The BBC's Jonathan Beale reckons the Obamacare protests in the U.S. might be "manufactured 'astroturf'". Beale's proof: protesters are " filming the meetings and then posting video on the internet". Political videos on You Tube, how extraordinary.


Computing teacher, blogger and part-time ddt "expert" Tim Lambert:
May Berenbaum is an entomologist at UIUC and been correcting the Rachel-Carson-killed-millions hoax for a while now. Public Radio International has interviewed Berenbaum for a podcast on DDT and malaria. She is also answering questions on the forum there. Predictably Marjorie Mazel Hecht, editor of Larouche's 21st Century Science & Technology has shown up to push the line that all that you have to do is spray DDT to solve the malaria problem.
Berenbaum claims no DDT, mosquito or malaria expertise, however, and is nothing more than a well informed layman on these subjects:
Berenbaum is interested in the chemical interactions between herbivorous insects and their hostplants, and the implications of such interactions on the organization of natural communities and the evolution of species. Her particular research interests focus on the secondary chemistry of the Umbelliferae (=Apiaceae) and the insect associates of these herbaceous plants.
Berenbaum's only significant writing on DDT's use in the fight against malaria is a 2005 Washington Post essay containing this clanger:
Spraying DDT on the interior walls of houses -- the form of chemical use advocated as the solution to Africa's malaria problem -- led to the evolution of resistance 40 years ago and will almost certainly lead to it again in many places unless resistance monitoring and management strategies are put into place.
Over time insects develop resistance to all insecticides; where did DDT resistance develop as a result of indoor spraying and how big is the problem? Entomologist Berenbaum for some reason does not address these all important issues.

A tip for the uninitiated: Tim Lambert is not an accurate source of information on DDT and malaria.

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Monday, August 10, 2009


Scott Bridges spent "literally thousands of hours... building, maintaining, moderating and writing" GrodsCorp but now won't even mention the site by name referring to it obliquely as a "certain website featuring an orange-and-blue theme and a pretzel mascot", and isn't about to link to it. But then there's really no point in linking since the entire Grods archive has been deleted. Why is Bridges so keen to distance himself from his blogging history?

Update: In deleting Grods Bridges has deprived the world of some really great writing -- trust me -- including this "Stone.Cold.Classic.". There is one good thing about Grods demise, however: Grodster Bridgit Gread has taken the opportunity to disappear.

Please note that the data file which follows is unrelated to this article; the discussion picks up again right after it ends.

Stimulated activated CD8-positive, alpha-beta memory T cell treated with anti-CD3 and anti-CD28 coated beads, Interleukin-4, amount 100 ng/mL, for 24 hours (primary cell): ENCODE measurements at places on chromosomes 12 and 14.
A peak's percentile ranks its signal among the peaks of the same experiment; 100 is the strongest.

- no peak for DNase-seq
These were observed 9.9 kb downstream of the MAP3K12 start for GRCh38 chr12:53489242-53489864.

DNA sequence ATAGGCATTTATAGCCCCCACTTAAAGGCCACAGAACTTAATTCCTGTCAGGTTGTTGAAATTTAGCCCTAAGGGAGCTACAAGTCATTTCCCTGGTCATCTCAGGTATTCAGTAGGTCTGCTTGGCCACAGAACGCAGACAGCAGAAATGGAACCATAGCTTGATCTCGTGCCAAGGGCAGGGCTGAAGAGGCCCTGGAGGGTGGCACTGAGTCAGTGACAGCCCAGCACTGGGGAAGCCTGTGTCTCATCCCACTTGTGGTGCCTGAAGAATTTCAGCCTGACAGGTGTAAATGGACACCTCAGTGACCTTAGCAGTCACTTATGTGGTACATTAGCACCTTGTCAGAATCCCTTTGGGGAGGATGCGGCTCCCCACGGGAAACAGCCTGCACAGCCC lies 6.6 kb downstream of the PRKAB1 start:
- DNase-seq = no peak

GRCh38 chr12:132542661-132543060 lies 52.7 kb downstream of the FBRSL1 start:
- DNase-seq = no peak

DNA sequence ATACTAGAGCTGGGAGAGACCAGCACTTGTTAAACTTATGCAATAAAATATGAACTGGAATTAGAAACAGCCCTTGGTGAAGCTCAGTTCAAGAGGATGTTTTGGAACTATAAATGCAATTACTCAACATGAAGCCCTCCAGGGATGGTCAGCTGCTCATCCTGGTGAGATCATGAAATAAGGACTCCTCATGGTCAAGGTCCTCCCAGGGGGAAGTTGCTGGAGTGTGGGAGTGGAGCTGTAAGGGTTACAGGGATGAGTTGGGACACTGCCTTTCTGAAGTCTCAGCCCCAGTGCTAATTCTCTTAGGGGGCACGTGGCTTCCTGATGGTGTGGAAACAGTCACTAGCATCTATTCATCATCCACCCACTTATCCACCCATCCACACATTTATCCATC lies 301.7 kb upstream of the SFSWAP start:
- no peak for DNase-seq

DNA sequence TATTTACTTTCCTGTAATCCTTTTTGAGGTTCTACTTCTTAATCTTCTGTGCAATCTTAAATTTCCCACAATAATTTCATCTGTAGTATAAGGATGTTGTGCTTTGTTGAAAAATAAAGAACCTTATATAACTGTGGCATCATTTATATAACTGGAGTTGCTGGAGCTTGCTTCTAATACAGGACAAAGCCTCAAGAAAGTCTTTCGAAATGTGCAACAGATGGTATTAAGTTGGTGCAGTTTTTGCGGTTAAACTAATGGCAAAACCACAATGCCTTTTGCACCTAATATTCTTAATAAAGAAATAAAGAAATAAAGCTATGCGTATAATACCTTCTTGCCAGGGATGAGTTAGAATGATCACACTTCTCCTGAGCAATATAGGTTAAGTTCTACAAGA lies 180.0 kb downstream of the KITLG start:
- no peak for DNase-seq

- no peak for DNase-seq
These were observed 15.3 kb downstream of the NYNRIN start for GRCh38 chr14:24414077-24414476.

Update II: Bridgit Gread emerges from obscurity to inform us that the "Grods archive is not 'deleted'; it is just not publicly viewable." Perhaps she'll tell us why Grods' outstanding five-plus-year-history is no longer "publicly viewable".

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Sunday, August 09, 2009


The ultrarich should probably leave their valuables at home, or in Fort Knox, while traveling:
Burglars have made off with jewels and cash worth 11 million euros ($18.7 million) from the hotel room of a Saudi princess in Sardinia, Italian newspapers have reported, sparking a diplomatic incident.

According to the daily La Repubblica..."A military official from the Saudi embassy arrived in Sardinia and the Italian secret services and diplomats from both countries have been involved."
If there's a war I am, against my better judgment, betting on the Italians. By the way, if Italy's most recent big foreign adventure is any guide the Saudis might want to invest in some gas masks.


The raging obesity epidemic has created a problem for police who now have all sorts of secret spots needing to be inspected:
An obese prisoner in Harris County, Texas, has been charged with illegal possession of a firearm after he was discovered to be hiding a 9mm pistol in between his rolls of fat, local media reported.

A police spokesman told the Chronicle that Vera was searched three times over the course of his arrest and booking at the jail but managed to conceal the handgun with his rolls of fat until it was discovered in the shower.
I reckon get a small crane to turn them upside down and shake them.